Spirituality in video games is a rare beast. Games are largely agnostic, steering clear of organized religion, or using invented faiths as simple color for fantasy worlds. The Dragon Age series has done a lot to flesh out its medieval swords ‘n’ sorcery power fantasies with nuanced portraits of different beliefs, including the Andrastian faith, a direct analogue for Christianity. But it’s far from a stock plot point that every NPC parrots—each character has a different relationship to their faith, and different nations have different versions of the religion, right down to a divisive denominational split that mimics the real-life historical schism between Western Christianity and the Eastern Orthodox Church.
And these are only the human religions; the world of Thedas is also populated by elves, dwarves and the hulking Qunari, each with their own belief systems. Dragon Age is patterned on an anglocentric view of medieval history; with countries like Orlais and Ferelden acting as obvious stand-ins for France and England, it’s not a stretch to read the religion of the nomadic Dalish elves, with their worship of pre-Andraste elder gods and their life of perpetual exodus, as analogous to the Jewish faith. The Qunari, too, follow the Qun, an intense and seemingly inflexible religion that could easily represent Eurocentric anxieties about the rapid spread of Islam. Even the etymological relationship of the words “Qunari” and “Qun” mimics that of “Muslim” and “Islam,” where Islam means, roughly, “submission to God” and Muslim is a variation of the same root that means “one who submits to God.”
Dragon Age: Inquisition, the recent third entry in the series, dives much further into these faiths and the philosophical problems that characters encounter in reconciling their lives to the tenets of religion. Qunari party member Iron Bull finds a certain serenity in knowing his place in the scheme of the Qun, and engages in a discussion on the nature of freedom if the player prods him about the intractable social class system that the Qun enforces. Meanwhile, Sera, a “city elf” who has long since lost her ties to her Dalish heritage, is a firm Andrastian, but seems to regard the religion more as a story that one can follow to lead a good life—the notion of any of it being actual, tangible reality is initially upsetting to her, causing her to reconsider the gravity of her faith. Inquisition is a game that doesn’t feel like much in the long view; its story hinges on another tedious, scenery-chewing villain who wants to subjugate the world and ascend to godhood blah blah blah, a disappointingly slim character for a game with such rich religious lore. But what it does incredibly well is to depict the birth of a new denomination of an established religion, and to give the player input into its philosophical leanings. All the while, the main cast of characters each has their personal story intertwined with the events at play, both the celestial and political. If the devil’s in the details, then so is the rest of Dragon Age’s theological world.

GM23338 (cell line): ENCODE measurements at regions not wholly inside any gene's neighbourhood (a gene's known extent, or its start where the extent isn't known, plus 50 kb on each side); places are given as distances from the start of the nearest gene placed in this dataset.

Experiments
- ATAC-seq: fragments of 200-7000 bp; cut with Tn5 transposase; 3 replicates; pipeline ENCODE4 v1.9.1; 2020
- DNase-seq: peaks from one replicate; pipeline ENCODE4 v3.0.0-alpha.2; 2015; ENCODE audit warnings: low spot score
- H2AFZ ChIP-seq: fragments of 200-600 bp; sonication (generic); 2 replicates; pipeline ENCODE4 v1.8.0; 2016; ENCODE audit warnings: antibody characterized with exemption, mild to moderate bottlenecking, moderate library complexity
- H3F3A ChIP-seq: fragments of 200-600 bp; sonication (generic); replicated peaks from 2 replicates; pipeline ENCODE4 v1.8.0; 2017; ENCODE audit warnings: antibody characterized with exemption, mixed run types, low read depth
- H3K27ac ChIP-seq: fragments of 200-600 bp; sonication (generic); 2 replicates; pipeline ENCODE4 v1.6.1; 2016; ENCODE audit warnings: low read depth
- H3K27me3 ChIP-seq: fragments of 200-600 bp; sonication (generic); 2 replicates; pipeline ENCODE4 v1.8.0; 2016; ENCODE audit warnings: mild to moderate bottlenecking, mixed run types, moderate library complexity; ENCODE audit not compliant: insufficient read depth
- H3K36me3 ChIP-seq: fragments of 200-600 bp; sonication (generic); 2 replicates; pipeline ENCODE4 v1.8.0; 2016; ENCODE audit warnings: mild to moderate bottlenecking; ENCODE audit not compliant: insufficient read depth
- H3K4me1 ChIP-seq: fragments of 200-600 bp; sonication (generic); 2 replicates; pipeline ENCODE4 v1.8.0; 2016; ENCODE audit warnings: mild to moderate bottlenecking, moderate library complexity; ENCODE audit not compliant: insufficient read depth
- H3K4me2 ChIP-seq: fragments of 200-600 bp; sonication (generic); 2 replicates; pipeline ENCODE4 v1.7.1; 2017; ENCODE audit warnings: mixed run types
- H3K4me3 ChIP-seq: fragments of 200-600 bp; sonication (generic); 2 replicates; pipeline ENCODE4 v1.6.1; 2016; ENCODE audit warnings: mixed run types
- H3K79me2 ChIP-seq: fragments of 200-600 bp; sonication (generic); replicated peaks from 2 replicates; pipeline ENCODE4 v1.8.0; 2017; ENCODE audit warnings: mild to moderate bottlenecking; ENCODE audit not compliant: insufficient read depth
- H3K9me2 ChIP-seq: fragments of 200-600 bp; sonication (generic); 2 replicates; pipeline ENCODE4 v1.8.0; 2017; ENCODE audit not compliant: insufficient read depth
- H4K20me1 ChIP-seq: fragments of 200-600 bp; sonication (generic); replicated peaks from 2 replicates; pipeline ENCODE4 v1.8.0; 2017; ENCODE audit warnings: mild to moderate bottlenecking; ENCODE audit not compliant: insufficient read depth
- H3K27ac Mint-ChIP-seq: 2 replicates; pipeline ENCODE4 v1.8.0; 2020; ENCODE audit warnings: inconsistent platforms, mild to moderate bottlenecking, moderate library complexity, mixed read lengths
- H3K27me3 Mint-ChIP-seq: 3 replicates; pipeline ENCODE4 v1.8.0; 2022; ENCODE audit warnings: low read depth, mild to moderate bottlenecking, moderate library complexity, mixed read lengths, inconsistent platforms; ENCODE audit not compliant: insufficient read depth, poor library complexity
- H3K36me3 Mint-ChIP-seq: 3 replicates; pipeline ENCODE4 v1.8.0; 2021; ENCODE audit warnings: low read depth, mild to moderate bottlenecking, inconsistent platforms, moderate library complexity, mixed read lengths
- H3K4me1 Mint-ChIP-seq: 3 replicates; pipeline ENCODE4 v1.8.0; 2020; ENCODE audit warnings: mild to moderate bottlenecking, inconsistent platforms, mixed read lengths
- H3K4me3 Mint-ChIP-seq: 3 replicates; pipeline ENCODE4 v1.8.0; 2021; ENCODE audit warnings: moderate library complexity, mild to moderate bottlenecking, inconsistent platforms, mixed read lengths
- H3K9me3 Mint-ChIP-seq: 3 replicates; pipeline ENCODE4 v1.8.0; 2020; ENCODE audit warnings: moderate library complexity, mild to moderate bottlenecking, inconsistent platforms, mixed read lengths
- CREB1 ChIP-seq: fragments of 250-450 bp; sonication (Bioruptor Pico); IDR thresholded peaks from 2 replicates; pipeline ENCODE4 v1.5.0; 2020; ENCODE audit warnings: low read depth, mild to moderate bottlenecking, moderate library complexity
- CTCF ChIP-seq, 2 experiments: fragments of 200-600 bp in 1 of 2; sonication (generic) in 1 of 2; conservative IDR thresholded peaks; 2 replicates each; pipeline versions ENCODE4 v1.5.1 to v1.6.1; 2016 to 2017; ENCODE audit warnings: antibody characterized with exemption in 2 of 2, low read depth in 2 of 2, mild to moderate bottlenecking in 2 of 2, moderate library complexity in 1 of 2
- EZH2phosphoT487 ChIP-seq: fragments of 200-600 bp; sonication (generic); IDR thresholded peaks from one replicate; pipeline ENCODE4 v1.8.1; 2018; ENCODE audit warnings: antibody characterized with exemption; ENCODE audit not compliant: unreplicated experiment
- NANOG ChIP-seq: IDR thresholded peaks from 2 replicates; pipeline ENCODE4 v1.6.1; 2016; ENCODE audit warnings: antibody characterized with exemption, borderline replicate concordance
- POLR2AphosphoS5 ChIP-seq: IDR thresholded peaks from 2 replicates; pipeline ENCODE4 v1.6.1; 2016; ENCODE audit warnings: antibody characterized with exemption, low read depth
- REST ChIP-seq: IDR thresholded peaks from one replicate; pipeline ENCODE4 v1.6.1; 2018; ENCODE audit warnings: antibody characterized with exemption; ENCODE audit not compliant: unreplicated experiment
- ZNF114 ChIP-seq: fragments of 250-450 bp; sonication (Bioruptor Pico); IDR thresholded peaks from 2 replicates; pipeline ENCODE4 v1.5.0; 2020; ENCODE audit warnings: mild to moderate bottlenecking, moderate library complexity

But Inquisition runs into problems with its actual meat-and-potatoes gameplay. Exploring your home base and having conversations with your subjects and teammates feels immediate and fun, giving you a sense of story and place by involving you in the texture of the world. But out in the field, the player is let loose in gigantic, MMORPG-style zones filled with random mobs and endless mini-quests that the player must slog through in order to gain “Power,” the attribute that must be spent to advance to further story missions. It’s possible BioWare was overcorrecting for widespread player criticism of Dragon Age II’s tiny, claustrophobic dungeons with frequently reused textures, but the end result is a tiresome and disconnected game world, one that’s cosmetically attractive but ultimately lacking the cultural texture that the game’s character writing and dialogue sequences bring to the table. It’s a stunning disconnect for a game so concerned with allowing the player to determine the character of a spiritual movement—are you a true believer, a skeptic, or a ruthless pragmatist? Or perhaps even an outsider from another faith, thrust into religious power by a weird twist of fate? As ever, the problem with BioWare games is that it doesn’t matter too much in the end.